What I do know is that when I gave myself permission to stop going to church it was a HUGE sigh of relief for me. When I realized that God does not expect me to go through the torture of sitting in a room that is far far too loud and to put myself through a process that to me drains every bit of my energy out .... that I would need the whole rest of Sunday to recover from because I had to get on an adrenaline high just to do it, it was such good news to me.

I am probably off topic now .. but I needed to say that and I know that a lot of people reading will understand.
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Re: Introvert Power review

Post by lionwoman »

Lindy, you are not off topic at all. :) This is absolutely relevant to introversion! The American ideal of noisy, action-packed, accomplishment-oriented, fast-paced life is “spiritualized” in the organized church. Those who can’t keep up with all of this (or perhaps even want to) are looked down on as unspiritual.

I know what you mean about the group church experience. Like you, most Sundays I would come home feeling utterly wiped out. Darin has done some great blogs exposing the fact that so much of this IC experience is plain emotionalism. This sort of ‘experience’ leaves many extroverts feeling high and happy, while it wipes us out.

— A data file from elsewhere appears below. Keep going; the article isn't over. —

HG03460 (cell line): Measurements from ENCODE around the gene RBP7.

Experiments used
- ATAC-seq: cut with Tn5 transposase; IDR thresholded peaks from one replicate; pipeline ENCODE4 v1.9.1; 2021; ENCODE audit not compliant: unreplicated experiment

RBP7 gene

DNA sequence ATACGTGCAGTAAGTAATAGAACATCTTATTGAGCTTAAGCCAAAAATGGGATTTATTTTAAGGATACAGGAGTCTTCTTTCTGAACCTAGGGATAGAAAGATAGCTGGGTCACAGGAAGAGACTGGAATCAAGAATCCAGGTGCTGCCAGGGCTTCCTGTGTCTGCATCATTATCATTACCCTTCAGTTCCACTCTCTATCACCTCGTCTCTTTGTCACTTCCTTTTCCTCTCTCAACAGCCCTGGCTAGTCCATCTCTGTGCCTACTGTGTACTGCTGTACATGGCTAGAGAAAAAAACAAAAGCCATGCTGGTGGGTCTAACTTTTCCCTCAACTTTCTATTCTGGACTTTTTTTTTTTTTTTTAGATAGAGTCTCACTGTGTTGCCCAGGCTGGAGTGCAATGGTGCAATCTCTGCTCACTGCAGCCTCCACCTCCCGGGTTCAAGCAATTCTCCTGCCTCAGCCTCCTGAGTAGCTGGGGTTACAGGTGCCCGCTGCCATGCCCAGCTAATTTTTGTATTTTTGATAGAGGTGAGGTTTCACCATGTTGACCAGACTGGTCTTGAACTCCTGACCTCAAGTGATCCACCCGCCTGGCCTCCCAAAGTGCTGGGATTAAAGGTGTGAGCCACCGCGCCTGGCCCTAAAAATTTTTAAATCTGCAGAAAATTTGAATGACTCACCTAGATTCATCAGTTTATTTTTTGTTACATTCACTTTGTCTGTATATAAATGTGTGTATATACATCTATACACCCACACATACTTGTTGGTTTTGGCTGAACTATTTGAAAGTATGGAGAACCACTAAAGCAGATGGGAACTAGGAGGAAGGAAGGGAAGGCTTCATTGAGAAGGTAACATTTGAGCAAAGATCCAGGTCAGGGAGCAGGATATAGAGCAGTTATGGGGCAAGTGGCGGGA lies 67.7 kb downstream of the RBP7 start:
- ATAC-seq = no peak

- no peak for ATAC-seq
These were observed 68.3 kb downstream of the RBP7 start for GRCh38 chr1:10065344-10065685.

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Re: Introvert Power review

Post by CHeatherS »

lionwoman wrote:Lindy, you are not off topic at all. :) This is absolutely relevant to introversion! The American ideal of noisy, action-packed, accomplishment-oriented, fast-paced life is “spiritualized” in the organized church. Those who can’t keep up with all of this (or perhaps even want to) are looked down on as unspiritual.
Wow Amy, you picked some good words to string together in that sentence!!!!!

Yesterday my husband and another guy took a group of teens down a wild river rafting trip. Last last night as they were unloading all of their gear, they were asking each other "which service" they would be in tomorrow. Afterwards my husband asked "what did you do today". I think it's time I learn to speak in my language. I said, "oh, not much". I could have said, I enjoyed the quiet, my flowers and plants in the garden, read and listened to some great podcasts. Didn't get in the car to go anywhere, and had some good conversations on the telephone while cats purred on my lap. So, is one person's day better than the other? I don't think so.

I think these conversations help us to be who God is happy to have created us to be..... free.... with our own hearts and choices.
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Re: Introvert Power review

Post by Ann Onymous »

I guess I'm an innie :)